# logistische regressie werkt niet als er een 0 in de gegevens zit.

Koen Van de Moortel shared this problem 1 year ago
Not a Problem

Logistische regressie werkt niet als er een 0 in de gegevens zit. Dat komt omdat de log van de gegevens wordt genomen, en dat is de slechte methode om regressie te doen.

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I don't see any log() here https://github.com/geogebra...

Do you have a suggestion / reference for a better algorithm?

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I don't see it either, but it may be hidden in some routine. I've seen the same problem in other places too. For normal exponential regression too, everybody seems to have the bad habit of reducing it to linear regression by first taking the logs of the data.

This causes the log0 error, which is not only annoying (a measured 0 is a measured 0), but also it causes the weights of the data points to be wrong.

Using pure iteration, it works correctly.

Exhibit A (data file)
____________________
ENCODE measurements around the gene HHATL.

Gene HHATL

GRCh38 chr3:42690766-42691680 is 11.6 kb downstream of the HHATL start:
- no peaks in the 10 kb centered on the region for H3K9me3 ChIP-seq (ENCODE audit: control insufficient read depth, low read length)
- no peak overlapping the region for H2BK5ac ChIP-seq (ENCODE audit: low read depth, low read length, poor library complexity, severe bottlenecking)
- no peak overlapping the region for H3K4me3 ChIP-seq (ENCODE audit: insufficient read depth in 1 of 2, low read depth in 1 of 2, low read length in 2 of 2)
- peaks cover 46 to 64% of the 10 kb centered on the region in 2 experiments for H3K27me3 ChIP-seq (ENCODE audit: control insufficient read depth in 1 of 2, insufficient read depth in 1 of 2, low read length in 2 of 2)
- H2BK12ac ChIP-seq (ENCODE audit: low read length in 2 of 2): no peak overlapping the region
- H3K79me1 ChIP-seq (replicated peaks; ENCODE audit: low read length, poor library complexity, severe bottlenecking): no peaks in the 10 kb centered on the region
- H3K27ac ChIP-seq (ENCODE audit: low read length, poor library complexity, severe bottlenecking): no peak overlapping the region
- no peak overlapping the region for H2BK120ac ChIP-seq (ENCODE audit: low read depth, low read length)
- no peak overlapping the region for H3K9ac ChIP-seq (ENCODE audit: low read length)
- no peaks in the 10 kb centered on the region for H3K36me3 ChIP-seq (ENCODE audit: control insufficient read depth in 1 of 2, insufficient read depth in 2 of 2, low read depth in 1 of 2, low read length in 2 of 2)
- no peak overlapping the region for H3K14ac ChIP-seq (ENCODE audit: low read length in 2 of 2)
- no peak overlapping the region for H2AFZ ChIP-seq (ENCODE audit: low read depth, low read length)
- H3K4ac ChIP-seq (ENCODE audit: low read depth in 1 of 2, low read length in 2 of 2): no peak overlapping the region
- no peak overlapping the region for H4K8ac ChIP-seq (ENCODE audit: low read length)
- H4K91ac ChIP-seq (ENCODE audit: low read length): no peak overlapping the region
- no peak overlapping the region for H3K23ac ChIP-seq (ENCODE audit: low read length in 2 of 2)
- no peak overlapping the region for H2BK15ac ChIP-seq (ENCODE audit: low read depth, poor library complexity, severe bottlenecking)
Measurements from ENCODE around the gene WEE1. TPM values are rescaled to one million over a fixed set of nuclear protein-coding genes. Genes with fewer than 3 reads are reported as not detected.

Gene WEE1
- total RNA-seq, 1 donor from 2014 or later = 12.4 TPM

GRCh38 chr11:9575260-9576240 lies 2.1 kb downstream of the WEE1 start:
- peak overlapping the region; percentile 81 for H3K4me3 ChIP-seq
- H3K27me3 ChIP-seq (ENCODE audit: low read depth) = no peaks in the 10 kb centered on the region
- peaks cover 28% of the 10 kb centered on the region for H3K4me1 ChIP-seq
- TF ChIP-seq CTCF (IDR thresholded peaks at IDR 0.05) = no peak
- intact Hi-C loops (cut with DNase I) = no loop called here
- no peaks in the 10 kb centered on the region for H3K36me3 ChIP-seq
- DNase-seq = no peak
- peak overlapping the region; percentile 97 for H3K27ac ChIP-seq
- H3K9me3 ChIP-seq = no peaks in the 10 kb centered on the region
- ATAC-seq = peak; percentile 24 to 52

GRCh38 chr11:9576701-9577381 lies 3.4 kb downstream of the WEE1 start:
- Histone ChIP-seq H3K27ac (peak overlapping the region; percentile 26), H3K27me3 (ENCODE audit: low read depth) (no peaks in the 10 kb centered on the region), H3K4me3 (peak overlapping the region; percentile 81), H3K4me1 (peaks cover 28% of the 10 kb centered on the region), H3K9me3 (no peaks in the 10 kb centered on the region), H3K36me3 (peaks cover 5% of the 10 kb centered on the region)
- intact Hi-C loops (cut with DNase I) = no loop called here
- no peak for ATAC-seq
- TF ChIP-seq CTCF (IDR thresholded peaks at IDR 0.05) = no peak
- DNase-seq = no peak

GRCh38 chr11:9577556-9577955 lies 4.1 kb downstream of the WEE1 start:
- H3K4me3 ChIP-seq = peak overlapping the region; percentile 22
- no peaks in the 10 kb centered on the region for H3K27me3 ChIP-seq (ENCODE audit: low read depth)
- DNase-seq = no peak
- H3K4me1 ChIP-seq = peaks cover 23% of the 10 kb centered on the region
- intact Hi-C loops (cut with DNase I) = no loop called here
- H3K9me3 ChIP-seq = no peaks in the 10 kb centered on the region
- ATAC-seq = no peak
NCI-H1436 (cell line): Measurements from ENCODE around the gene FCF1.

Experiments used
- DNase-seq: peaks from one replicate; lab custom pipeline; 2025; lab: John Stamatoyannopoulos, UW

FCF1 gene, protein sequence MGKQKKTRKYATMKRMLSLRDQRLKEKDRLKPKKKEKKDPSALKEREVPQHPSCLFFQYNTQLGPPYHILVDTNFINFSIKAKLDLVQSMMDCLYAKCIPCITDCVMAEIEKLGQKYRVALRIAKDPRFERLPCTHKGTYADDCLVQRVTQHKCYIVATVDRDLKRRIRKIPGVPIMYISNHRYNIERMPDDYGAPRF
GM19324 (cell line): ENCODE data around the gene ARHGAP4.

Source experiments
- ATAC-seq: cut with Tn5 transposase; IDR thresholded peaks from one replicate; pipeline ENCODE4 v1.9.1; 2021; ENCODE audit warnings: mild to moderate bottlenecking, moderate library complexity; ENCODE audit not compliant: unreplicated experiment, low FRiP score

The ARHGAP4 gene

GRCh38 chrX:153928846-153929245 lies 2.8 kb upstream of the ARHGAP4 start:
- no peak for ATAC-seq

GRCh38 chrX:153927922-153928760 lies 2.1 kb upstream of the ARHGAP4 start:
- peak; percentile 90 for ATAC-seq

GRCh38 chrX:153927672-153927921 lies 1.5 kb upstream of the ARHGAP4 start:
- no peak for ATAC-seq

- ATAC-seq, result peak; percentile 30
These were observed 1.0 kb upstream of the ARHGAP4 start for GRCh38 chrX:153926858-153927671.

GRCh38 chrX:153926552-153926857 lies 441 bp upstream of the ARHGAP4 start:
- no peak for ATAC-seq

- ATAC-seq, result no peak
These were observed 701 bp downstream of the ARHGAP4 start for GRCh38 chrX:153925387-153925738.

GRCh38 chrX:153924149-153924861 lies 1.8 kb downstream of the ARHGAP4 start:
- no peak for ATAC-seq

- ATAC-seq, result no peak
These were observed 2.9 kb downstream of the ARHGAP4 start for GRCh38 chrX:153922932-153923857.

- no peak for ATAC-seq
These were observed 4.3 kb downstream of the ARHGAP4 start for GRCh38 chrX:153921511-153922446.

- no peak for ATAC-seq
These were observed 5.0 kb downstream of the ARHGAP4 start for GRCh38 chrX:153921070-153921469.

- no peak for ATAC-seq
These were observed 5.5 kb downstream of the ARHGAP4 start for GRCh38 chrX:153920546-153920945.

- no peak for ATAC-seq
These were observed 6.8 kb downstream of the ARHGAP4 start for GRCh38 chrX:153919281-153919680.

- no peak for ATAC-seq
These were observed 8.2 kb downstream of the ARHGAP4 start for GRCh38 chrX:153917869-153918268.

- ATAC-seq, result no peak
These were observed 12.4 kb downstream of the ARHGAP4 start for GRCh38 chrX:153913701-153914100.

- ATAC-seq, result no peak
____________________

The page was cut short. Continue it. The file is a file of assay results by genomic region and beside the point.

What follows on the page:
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Do you have a reference for a better algorithm?

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Yes, my own. It searches the minimum of the sum of the squares of the deviations purely with iteration.

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Is it secret or would you like to share it? :)

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I can't share the code, but the essence of the method is not complicated: just like the Newton-Raphson method brings you closer to a zero by calculating the zero of the tangent line, you can come closer to a minimum (of S = the sum of the squares of the deviations) by calculating the minimum of a tangent parabole. So you vary each parameter p plus and minus dp and calculate the parabole through (p-dp, S(p-dp)), (p, S(p)) and (p+dp, S(p+dp)) and you get S=ap²+bp+c. So -b/(2a) is the next new value for p. And so on. You have to add some code to check if the p values stay within the specified limits, of course. I invented the method 30 years ago but I guess other did it too?

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Sorry, that's not enough to go off. Maybe you can make a demo where clicking a button in GeoGebra does one cycle of the iteration?

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Sorry, that would be a lot of work. If GeoGebra would hire me.... (I'm struggling for life because the corona madness destroyed my business!)

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For reference

`FitLogistic( {(0, 232), (0.99, 40), (1.96, 5), (2.91, 1), (3.85, 0)} )`